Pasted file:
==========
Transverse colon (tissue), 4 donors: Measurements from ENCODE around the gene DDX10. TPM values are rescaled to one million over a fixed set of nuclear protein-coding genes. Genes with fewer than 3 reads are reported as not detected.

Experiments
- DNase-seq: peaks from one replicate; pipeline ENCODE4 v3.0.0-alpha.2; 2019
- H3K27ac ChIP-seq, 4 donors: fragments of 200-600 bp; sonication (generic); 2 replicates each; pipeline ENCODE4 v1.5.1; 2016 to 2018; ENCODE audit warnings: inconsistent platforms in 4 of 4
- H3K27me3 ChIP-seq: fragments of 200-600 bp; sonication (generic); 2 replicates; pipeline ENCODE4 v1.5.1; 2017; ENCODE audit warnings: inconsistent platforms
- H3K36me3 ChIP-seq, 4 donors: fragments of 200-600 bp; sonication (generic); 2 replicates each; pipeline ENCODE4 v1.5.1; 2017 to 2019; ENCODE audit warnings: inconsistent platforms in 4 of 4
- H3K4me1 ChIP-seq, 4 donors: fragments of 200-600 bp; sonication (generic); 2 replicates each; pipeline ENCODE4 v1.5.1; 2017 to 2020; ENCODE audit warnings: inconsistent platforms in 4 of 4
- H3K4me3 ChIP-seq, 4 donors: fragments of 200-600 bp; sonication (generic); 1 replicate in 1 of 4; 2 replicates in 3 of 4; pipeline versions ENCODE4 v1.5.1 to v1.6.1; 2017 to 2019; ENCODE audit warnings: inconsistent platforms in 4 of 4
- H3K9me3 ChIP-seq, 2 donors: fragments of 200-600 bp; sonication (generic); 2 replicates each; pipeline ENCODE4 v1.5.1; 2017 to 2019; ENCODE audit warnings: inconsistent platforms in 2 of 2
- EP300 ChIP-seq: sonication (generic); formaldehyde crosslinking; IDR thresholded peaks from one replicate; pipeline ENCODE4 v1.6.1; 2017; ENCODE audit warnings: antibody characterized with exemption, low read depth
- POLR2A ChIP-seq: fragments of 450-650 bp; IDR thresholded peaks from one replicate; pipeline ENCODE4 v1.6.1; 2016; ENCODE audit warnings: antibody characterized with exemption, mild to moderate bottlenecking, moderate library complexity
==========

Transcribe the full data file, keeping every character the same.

Transverse colon (tissue), 4 donors: Measurements from ENCODE around the gene DDX10. TPM values are rescaled to one million over a fixed set of nuclear protein-coding genes. Genes with fewer than 3 reads are reported as not detected.

Experiments
- DNase-seq: peaks from one replicate; pipeline ENCODE4 v3.0.0-alpha.2; 2019
- H3K27ac ChIP-seq, 4 donors: fragments of 200-600 bp; sonication (generic); 2 replicates each; pipeline ENCODE4 v1.5.1; 2016 to 2018; ENCODE audit warnings: inconsistent platforms in 4 of 4
- H3K27me3 ChIP-seq: fragments of 200-600 bp; sonication (generic); 2 replicates; pipeline ENCODE4 v1.5.1; 2017; ENCODE audit warnings: inconsistent platforms
- H3K36me3 ChIP-seq, 4 donors: fragments of 200-600 bp; sonication (generic); 2 replicates each; pipeline ENCODE4 v1.5.1; 2017 to 2019; ENCODE audit warnings: inconsistent platforms in 4 of 4
- H3K4me1 ChIP-seq, 4 donors: fragments of 200-600 bp; sonication (generic); 2 replicates each; pipeline ENCODE4 v1.5.1; 2017 to 2020; ENCODE audit warnings: inconsistent platforms in 4 of 4
- H3K4me3 ChIP-seq, 4 donors: fragments of 200-600 bp; sonication (generic); 1 replicate in 1 of 4; 2 replicates in 3 of 4; pipeline versions ENCODE4 v1.5.1 to v1.6.1; 2017 to 2019; ENCODE audit warnings: inconsistent platforms in 4 of 4
- H3K9me3 ChIP-seq, 2 donors: fragments of 200-600 bp; sonication (generic); 2 replicates each; pipeline ENCODE4 v1.5.1; 2017 to 2019; ENCODE audit warnings: inconsistent platforms in 2 of 2
- EP300 ChIP-seq: sonication (generic); formaldehyde crosslinking; IDR thresholded peaks from one replicate; pipeline ENCODE4 v1.6.1; 2017; ENCODE audit warnings: antibody characterized with exemption, low read depth
- POLR2A ChIP-seq: fragments of 450-650 bp; IDR thresholded peaks from one replicate; pipeline ENCODE4 v1.6.1; 2016; ENCODE audit warnings: antibody characterized with exemption, mild to moderate bottlenecking, moderate library complexity